Katherine McKenna is a Rome Global Gateway short-term research fellow. In June 2023, she spent two weeks in Rome and one in Venice researching Sienese poet, academician, political firebrand and exile Virginia Martini Salvi and her participation in the Venetian response to the Battle of the Lepanto and the larger War of Cyprus of which it was a part in 1500s.
McKenna has studied abroad in Rome and is currently the National Endowment for the Humanities and Teagle Postdoctoral Scholar at the University of Notre Dame, where she teaches classes on the history of science and gender. Her research interests lie in the early modern world and include women as intellect in Italy and Europe, civic mythology, and contemporary print culture. Her work on these topics can be found in Early Modern Women: An Interdisciplinary Journal, The Routledge Encyclopedia of the Renaissance, and the forthcoming anthology Lucrezia Marinella’s Works, Reassessed (Classiques Garnier).
Since the days of undergraduate studies, McKenna was fascinated by women authors and their active involvement in civic and politics. In her book project entitled Fashioning Adria, Fashioning Femininity: Women Authors and the Pursuit of Civic Feminism in Renaissance Venice, McKenna explores the movement of secular women writers into print in Venice in conjunction with the contemporary civic crisis. Its chapters disrupt traditional historiographies of Renaissance state-making to reinstate secular Italian women as civic actors whose contributions to the book market and the discursive production of national mythology actively shaped contemporary civic life.
During her fellowship, McKenna researched Virginia Martini Salvi, who in October 1571, seized an opportunity to publish what would be her final printed work: a pair of bellicose sonnets in praise of contemporary Christendom and its heroes both military and intellectual. The northern Italian republic of Venice and its European allies were at war with the Ottoman Empire, and Catholic forces had recently extirpated the Turkish navy off the coast of Lepanto, Greece in a fight accurately described by contemporaries as the largest maritime conflict since the Battle of Actium.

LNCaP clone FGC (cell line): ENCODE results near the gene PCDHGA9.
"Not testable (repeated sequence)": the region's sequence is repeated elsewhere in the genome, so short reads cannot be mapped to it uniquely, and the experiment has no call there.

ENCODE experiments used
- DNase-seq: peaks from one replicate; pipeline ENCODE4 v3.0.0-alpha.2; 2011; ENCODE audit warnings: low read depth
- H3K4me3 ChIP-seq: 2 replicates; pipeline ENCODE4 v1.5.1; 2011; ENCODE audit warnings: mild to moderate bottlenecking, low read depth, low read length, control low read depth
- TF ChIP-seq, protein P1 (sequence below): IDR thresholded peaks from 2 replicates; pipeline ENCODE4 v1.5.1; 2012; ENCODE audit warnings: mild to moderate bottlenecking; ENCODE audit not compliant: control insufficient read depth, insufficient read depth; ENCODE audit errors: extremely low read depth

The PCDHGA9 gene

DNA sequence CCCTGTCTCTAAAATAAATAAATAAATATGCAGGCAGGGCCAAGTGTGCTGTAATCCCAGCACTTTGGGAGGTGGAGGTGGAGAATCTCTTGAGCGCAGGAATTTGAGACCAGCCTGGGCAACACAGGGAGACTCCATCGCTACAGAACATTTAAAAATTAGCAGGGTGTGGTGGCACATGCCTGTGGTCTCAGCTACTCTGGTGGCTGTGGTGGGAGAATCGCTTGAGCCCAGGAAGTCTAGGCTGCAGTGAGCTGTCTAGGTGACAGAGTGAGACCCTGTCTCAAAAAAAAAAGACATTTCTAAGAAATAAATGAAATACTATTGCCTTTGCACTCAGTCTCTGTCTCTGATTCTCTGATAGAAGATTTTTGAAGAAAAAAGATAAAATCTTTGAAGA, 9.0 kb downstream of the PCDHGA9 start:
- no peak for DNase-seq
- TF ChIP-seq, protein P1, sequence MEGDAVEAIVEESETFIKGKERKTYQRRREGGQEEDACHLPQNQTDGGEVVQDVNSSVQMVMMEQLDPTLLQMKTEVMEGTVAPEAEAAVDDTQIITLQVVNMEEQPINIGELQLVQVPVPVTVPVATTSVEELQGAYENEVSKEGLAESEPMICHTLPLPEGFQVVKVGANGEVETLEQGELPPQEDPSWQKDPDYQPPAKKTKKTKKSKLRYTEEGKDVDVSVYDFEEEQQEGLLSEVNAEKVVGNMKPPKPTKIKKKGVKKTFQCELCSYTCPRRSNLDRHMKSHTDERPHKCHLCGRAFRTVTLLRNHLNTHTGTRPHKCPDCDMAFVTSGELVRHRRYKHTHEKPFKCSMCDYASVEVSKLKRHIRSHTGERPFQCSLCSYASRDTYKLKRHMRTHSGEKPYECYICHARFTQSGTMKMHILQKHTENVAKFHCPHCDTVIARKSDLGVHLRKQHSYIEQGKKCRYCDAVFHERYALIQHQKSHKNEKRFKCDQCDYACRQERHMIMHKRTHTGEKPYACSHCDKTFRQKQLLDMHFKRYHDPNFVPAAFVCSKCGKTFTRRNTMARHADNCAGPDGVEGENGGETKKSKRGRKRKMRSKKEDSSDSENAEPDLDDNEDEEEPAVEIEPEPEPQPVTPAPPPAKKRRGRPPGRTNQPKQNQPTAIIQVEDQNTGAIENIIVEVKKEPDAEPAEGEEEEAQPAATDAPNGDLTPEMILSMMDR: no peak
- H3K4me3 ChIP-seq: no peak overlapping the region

“In the weeks and months that followed, hundreds of songs, poems, and orations commemorating the western forces’ victory rolled off the Venetian presses,” explains McKenna. “Salvi was quick to add her voice and that of her daughter Beatrice to the fray. In an era and a state that proscribed the bounds of ideal feminine life according to the dictum aut murus aut maritas (convent walls or marriage), political speech-making by a woman was a potentially fraught political enterprise.”
In Rome, Virginia Salvi lived in exile from approximately 1556 on, and in Rome, McKenna explored resources; the majority of Salvi’s extant poetic oeuvre predates the War of Cyprus and survives in manuscript form in Sienese state archives and in edited volumes held at libraries throughout Italy. Little evidence of her life post-exile has been sought for or recovered. Prospective repositories in Rome with collecting areas or finding aids that indicate the presence of records pertinent to Salvi include the Biblioteca Nazionale Centrale di Roma, the Biblioteca Angelina, which specializes in Italian literature and religious historical studies, and the Biblioteca Casatenese.
“The opportunity to work in Rome will also enable me to forge relationships with archivists at these institutions,”comments McKenna. “Because catalogs and finding aids for the manuscript collections of many Italian libraries have yet to be digitized or incorporated into online resources like the Cataloghi Storici Digitalizzati dell'ICCU, archivists remain the richest source of knowledge about the scope of a repository’s holdings.”
After the first two weeks in Rome, McKenna moved to Venice where she mainly worked at the Biblioteca Nazionale Marciana (BNM) and the Biblioteca del Museo Correr.
“While the outcome of an archival research trip cannot be fully known in advance, I am confident that the opportunity to conduct research in Italy for the first time since the COVID-19 pandemic will meaningfully advance my book project, and grow my academic network” explains McKenna.
Learn more about Research in Rome here.
Originally published by rome.nd.edu on June 27, 2023.at